Area libraries institute bans, tighten security
 Dayton area libraries have increased security in response to a growing number of people who are committing crimes there instead of reading and relaxing. An I-Team review of public records from police and the Dayton Metro Library show 279 people were removed from the main library at 215 E. Third St. in 2017. Another 35 people were charged...

Posted: 3 days ago

Dayton area libraries have increased security in response to a growing number of people who are committing crimes there instead of reading and relaxing. An I-Team review of public records from police and the Dayton Metro Library show 279 people were removed from the main library at 215 E. Third St. in 2017. Another 35 people were charged...
Banned from the library
 Your local library may be quiet and full of resources, but it is safe? We tracked a growing number of disturbing incidents at Miami Valley libraries and looked at the changes that have been made to keep neighborhood crime from coming inside their walls.  "When you're inviting in a cross section of society then things can happen...

Posted: 4 days ago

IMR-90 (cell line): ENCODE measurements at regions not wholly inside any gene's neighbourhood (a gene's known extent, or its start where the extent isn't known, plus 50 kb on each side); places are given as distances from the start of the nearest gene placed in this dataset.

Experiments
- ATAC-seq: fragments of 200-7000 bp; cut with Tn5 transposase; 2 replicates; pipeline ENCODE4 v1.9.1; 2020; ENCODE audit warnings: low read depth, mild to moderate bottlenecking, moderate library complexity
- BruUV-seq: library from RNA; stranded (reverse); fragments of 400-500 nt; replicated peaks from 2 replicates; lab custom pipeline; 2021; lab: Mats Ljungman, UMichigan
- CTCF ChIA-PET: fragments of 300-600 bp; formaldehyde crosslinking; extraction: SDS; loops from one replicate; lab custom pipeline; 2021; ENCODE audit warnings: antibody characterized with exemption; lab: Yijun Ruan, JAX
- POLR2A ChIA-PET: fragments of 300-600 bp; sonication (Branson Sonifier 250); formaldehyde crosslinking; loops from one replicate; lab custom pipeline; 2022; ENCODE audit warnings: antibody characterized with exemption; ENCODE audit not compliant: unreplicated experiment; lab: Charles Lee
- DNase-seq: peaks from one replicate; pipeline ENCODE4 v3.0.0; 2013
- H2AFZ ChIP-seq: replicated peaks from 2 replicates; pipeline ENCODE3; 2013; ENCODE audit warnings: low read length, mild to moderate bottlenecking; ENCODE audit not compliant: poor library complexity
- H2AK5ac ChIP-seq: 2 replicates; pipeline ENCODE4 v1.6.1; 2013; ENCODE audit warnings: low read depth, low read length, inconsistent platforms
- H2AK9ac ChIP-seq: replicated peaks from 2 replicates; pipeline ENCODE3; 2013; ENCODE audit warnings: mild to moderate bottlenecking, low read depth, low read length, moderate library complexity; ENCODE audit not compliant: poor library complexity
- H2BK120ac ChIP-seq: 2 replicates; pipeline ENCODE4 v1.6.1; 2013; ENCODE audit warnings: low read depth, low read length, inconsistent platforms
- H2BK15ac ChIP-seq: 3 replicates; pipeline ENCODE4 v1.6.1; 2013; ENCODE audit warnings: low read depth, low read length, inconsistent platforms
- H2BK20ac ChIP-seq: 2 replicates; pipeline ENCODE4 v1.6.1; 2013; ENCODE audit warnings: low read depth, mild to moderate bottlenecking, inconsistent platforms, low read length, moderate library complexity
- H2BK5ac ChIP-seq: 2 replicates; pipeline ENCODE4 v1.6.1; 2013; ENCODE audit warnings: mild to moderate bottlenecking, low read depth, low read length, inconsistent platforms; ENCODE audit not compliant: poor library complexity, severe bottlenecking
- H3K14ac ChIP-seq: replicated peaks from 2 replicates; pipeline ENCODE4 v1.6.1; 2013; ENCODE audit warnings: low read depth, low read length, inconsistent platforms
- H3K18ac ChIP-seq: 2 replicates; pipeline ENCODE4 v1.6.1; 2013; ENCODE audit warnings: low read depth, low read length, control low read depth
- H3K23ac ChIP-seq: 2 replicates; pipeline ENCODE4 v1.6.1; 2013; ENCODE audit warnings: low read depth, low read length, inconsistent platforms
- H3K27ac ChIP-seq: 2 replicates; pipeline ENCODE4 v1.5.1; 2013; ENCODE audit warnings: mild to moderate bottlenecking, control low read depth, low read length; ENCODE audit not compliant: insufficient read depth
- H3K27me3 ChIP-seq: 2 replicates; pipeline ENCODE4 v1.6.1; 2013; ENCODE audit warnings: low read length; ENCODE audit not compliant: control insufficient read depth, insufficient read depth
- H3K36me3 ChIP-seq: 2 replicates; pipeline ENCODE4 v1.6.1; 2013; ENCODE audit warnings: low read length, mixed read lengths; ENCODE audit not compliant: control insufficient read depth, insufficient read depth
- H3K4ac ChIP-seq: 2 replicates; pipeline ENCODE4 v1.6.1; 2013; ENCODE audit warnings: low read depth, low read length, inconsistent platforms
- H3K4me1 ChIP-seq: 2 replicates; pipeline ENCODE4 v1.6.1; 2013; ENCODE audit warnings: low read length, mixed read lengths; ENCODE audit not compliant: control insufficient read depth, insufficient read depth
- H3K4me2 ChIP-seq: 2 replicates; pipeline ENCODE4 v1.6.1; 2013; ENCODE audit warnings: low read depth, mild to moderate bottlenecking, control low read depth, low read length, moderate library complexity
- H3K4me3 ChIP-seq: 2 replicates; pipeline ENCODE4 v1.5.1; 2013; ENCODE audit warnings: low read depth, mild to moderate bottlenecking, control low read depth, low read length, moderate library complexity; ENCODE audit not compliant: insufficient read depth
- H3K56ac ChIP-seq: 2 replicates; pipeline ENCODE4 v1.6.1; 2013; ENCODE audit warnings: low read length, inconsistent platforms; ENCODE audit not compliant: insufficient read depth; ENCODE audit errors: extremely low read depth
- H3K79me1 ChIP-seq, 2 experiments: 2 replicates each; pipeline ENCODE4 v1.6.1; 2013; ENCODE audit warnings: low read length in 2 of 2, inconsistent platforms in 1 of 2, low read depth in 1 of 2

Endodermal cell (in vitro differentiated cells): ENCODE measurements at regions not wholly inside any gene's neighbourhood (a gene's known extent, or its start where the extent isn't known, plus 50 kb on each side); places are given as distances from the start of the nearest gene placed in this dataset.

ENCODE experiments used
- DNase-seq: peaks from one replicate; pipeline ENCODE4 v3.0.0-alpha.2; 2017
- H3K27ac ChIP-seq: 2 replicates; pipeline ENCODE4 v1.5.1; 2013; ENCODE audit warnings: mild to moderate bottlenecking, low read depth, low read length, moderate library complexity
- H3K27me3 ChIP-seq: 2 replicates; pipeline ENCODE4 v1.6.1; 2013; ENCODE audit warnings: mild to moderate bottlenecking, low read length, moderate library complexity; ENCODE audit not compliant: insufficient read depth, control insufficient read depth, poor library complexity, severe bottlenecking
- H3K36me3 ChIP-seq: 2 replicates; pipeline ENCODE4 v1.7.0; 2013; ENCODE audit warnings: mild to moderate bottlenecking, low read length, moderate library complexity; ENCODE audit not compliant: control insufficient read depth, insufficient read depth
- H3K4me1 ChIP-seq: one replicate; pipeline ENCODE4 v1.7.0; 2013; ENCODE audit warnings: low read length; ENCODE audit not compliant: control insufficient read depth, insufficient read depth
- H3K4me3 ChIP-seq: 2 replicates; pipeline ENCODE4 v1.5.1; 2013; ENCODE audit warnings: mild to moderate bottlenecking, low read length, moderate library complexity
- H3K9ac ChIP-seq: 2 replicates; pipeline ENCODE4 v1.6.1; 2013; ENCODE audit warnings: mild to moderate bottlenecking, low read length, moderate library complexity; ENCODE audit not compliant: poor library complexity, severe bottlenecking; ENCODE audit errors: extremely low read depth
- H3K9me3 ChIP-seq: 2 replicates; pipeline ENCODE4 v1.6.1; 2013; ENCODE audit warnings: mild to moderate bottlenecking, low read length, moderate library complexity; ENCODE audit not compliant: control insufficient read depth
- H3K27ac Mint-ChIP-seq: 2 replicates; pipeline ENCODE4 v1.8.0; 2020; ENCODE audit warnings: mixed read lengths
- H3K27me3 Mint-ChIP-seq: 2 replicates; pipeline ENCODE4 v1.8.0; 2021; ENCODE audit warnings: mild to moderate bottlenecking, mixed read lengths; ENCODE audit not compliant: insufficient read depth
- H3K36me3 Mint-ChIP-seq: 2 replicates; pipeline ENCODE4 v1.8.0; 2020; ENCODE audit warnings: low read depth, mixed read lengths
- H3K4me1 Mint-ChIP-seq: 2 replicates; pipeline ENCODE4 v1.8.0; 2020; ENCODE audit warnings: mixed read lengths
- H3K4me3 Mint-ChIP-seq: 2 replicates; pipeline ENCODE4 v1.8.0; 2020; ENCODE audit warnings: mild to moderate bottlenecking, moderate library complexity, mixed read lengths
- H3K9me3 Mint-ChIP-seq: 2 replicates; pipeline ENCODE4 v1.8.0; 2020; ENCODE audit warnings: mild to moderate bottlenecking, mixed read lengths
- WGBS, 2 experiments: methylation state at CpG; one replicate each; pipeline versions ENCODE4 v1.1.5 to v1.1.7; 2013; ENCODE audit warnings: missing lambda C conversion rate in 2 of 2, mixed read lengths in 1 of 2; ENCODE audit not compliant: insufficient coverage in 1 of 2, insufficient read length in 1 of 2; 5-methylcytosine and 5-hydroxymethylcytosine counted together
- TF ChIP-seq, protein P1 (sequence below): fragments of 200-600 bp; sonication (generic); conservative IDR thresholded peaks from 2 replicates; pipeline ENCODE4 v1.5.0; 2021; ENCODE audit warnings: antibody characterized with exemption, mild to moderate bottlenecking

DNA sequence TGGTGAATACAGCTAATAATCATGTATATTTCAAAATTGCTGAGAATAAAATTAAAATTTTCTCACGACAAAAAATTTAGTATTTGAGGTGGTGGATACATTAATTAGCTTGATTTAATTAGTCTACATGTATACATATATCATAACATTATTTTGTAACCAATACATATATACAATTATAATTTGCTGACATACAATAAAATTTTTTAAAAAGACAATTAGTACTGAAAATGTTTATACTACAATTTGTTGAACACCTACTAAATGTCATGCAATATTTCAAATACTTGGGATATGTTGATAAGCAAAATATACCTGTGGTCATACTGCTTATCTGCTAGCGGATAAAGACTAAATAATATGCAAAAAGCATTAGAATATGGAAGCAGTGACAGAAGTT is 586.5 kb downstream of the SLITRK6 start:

Your local library may be quiet and full of resources, but it is safe? We tracked a growing number of disturbing incidents at Miami Valley libraries and looked at the changes that have been made to keep neighborhood crime from coming inside their walls.  "When you're inviting in a cross section of society then things can happen...
Forgotten cash a windfall for Kettering family
 A Kettering couple has been trying to unravel a mystery that surrounds a sizable pile of forgotten cash. Cindy and Marvin Frilling recently learned from the I-Team that $54,203.21 is sitting in an unclaimed funds account in Columbus under the name of Minnie Frilling, Marvin’s late mother. “I had no clue that kind of money would...

Posted: 12 days ago

A Kettering couple has been trying to unravel a mystery that surrounds a sizable pile of forgotten cash. Cindy and Marvin Frilling recently learned from the I-Team that $54,203.21 is sitting in an unclaimed funds account in Columbus under the name of Minnie Frilling, Marvin’s late mother. “I had no clue that kind of money would...